Backhanded compliments: The final failed impression management strategy involves giving a backhanded compliment (e.g., “You are smart for an intern”). The intent with this strategy is to remind the recipient of the compliment of your (much) higher status and to make the person like you. The reality of the strategy is that it is experienced as a subtle but strategic put-down. Again, this strategy is more likely to be employed by the narcissist who typically fails to disregard the audience’s perspective. Sadly, we have not blogged about back-handed compliments, but we have blogged about an experience in a mock trial where one of the attorney’s formed a strong connection with the mock jurors with his “very attractive” necktie [for which he was complimented most sincerely].

So, why, when it is clear to the observer that these strategies do not work—do people keep using them? The researchers think that it results from a lack of accuracy in estimating others’ perceptions of us. Perhaps we do not get enough feedback (which is crucial to improving one’s performance and should be a central component of the witness preparation process). We have multiple posts on witness preparation that you may want to read.

Steinmetz, J. Sezer, O. Sedikides, C 2017 Impression mismanagement: People as inept self-presenters. Social Personality Psychology Compass, 11.

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The U.S. Department of Justice defines hate crime as “the violence of intolerance and bigotry, intended to hurt and intimidate someone because of their race, ethnicity, national origin, religion, sexual orientation, or disability.” While the documentation and awareness of hate crimes is essential, we also need to understand the differences in the numbers we see reported on hate crimes, increases and decreases for specific types of hate crimes, and what those shifts in numbers actually mean. We often see comments about one kind of hate crime being more “important” than another due to a spike in frequency. Today’s article points out that it is likely unwise to arrange the badness of hate crimes in any sort of hierarchy. To modify an existing meme just a bit, “hate is hate”.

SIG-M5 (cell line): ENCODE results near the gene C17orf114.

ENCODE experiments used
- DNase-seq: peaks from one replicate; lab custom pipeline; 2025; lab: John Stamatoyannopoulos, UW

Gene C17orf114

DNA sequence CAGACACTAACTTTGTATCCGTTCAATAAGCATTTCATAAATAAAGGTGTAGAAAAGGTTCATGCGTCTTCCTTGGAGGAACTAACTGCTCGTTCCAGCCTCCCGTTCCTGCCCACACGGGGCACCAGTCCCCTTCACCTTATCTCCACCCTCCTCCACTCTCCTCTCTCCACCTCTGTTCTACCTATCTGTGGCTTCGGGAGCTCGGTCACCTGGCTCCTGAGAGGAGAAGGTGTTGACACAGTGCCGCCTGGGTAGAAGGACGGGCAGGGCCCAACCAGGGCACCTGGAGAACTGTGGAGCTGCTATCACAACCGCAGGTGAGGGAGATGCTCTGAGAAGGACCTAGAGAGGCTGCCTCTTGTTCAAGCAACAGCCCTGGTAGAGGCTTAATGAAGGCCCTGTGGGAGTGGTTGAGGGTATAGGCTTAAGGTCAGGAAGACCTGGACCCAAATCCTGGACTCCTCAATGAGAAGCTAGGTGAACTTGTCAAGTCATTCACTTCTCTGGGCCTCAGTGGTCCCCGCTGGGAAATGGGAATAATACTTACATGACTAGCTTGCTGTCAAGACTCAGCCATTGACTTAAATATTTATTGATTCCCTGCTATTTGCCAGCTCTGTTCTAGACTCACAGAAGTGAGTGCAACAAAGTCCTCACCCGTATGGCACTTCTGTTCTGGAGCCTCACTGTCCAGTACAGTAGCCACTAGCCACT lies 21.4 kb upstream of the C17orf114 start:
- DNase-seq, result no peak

This is a fairly dry article but it contains useful information on the documentation of hate crimes and the limitations of the reporting used to give us those numbers. The writer starts out by telling us there are 4 general sources of information documenting the prevalence of hate crimes.

  1. Victim reports to community anti-violence organizations.
  2. Community surveys conducted with oversampling of sexual and gender minority respondents.
  3. Data from local law enforcement agencies compiled annually by the FBI.
  4. And, surveys conducted with national probability samples.

The author believes it is important to understand that hate crimes are under-reported and different things will be reported to different documenters. Each of these information sources may well report their data accurately, but none of them is believed to be completely accurate. Here are some of his history of the data collection process and cautionary tales on how to evaluate hate crimes data by being aware of the source:

When data is reported by community organizations and anti-violence projects

Numbers gathered by these groups will likely be higher than those reported by law enforcement since victims may feel safer reporting crimes to these groups. Additionally, they are looking for evidence not just of a crime, but of the reasons for it—not something that law enforcement necessarily finds as central to their duties.

Prior to 1990, data was collected somewhat haphazardly and with little consistency between what information was collected from community to community. This changed in 1990 when data collection was standardized so it could be compared year to year.

Since 1995, data for crimes has been reported by gender identity as well as sexual orientation. For 2015, the National Coalition of Anti-Violence Programs (NCAVP) reported 1,253 incidents of hate crime against sexual and gender minorities as well as those with HIV (data was from 13 local member organizations in 12 states).

In short, this data provides valuable information about victims, perpetrators and crimes in specific cities. It is likely to include crimes unreported to criminal justice authorities and thus missing from FBI data. They do not include data from people who are in prison, those in rural areas, those who keep sexual orientation or gender identity secret, and those who simply feel uncomfortable reporting victimization to a community agency.

When data is reported from survey studies from academics and community-based advocates

Reports from these agencies are seen as an important estimate of the number of hate crimes that have occurred in a particular city in a specific year. However, the numbers are seen as low estimates since not all such crimes are reported to the agencies responsible for creating the reports. Earlier survey studies used non-random samples (that is, people volunteered or were surveyed in large groups like schools or churches) and their generalizability is limited. Early studies also did not identify data based on transgender versus cisgender status. [Cisgender is also known as heterosexual but ‘cisgender’ is used in the literature on sexual identity.]